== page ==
Tuesday, November 26, 2013

I Hear Voices (2008)

This audio collage is constructed by myself from live radio transmissions from the 9/11 attack on the World Trade Center, from a record, How To Speak Hip, released in 1959, a cut up of George W. Bush’s 2002 State of the Union Address, the soundtrack to a Walt Disney Cartoon, a record; “MENSTRUATION: Second of Four Recordings for Parents” from 1951, an audio recording of Dr Timothy Leary, President Harry Truman’s radio message to the American people following the dropping of the atomic bombs on Hiroshima from August 9, 1945, a recording of Noam Chomsky interviewed by Ray Suarez for Talk of the Nation, January 20, 1999, and a dentist’s drill.

The recording attempts to create a satirical portrait of the United States from the perspectives of global politics and state sponsored violence, sexuality and reproduction and the counter-culture (which is really part of the culture itself). At the same time it tries to unnerve and irritate the listener by its materiality, with audio samples fading in and out of each other. This attempts to provoke an hallucinogenic effect for the listener that produces confusion while also producing new combinations of words and phrases.

In a single phrase; “Avoid Lower Manhattan!”

This piece is influenced, and makes homage to musique contréte. Musique concrète is a form of electroacoustic music that is made in part from acousmatic sound. In addition to sounds derived from musical instruments or voices, it may use other sources of sound such as electronic synthesizers or sounds recorded from nature. Also, compositions in this idiom are not restricted to the normal musical rules of melody, harmony, rhythm, metre and so on. Originally contrasted with "pure" elektronische Musik (based solely on the production and manipulation of electronically produced sounds rather than recorded sounds), the theoretical basis of musique concrète as a compositional practice was developed by Pierre Schaeffer, beginning in the early 1940s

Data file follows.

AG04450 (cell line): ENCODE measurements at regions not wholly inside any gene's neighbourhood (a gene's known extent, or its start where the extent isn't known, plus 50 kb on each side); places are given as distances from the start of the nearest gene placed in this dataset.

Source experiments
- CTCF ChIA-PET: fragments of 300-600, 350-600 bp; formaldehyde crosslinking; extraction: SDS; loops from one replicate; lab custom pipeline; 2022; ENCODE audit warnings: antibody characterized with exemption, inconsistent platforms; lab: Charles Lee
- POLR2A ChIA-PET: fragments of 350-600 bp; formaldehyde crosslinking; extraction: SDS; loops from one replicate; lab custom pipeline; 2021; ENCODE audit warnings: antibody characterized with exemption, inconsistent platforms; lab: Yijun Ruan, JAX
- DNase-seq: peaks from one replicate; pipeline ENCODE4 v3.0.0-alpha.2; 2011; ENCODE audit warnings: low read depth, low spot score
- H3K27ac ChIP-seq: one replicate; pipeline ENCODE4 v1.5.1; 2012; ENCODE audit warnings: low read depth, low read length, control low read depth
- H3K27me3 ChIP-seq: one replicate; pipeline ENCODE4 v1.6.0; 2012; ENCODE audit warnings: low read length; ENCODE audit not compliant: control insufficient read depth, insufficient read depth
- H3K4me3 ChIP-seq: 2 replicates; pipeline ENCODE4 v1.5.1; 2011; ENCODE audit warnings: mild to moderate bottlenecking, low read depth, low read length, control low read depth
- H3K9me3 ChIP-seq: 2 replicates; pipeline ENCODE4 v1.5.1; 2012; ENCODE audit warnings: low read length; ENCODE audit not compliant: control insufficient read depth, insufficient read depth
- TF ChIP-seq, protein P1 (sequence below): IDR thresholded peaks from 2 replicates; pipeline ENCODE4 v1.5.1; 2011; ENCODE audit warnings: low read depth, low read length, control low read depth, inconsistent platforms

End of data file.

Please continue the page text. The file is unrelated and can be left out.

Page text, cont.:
(See http://en.wikipedia.org/wiki/Musique_concrete)

Wednesday, November 06, 2013

Narrative as Inteface: Digital Media and Pedagogy (Video)

A presentation of some of the work I have conducted in HUMlab, a digital humanities computing lab and studio at Umeå University in Sweden. The film is arranged according to three themes; Making Space, Media Places and Narrative as Interface. I present some projects I have been involved with in HUMlab and some of the thinking that goes into them. As well as suggestions for considering digital media and pedagogy in the future.

This film was shown at the Lärande i Fokus (Learning in Focus) conference at Umeå University, Sweden between 12-13 November 2013.

Monday, November 04, 2013

The I in M.I.A is Mathangi

We have new product from Mathangi "Maya" Arulpragasam, better known by her stage name M.I.A. Mathangi was released late 3 days ago on 1 November 2013 after lots of stops and starts. It is now streamed online via YouTube. In a review for Vice.com, Ayesha A. Siddiqi states; M.I.A. is "sampling all the nonwhiteness of her global south palate. She doesn’t just traffic in Otherness, she revels in it". I totally get where Ayesha is coming from, and going to. The readership of Vice.com are the ones that need introducing to the global south. But I think describing M.I.A as part of the view from the palisades of Williamsburg is missing the fact that she is the window. Maya is bringing the noize and making it better for everyone.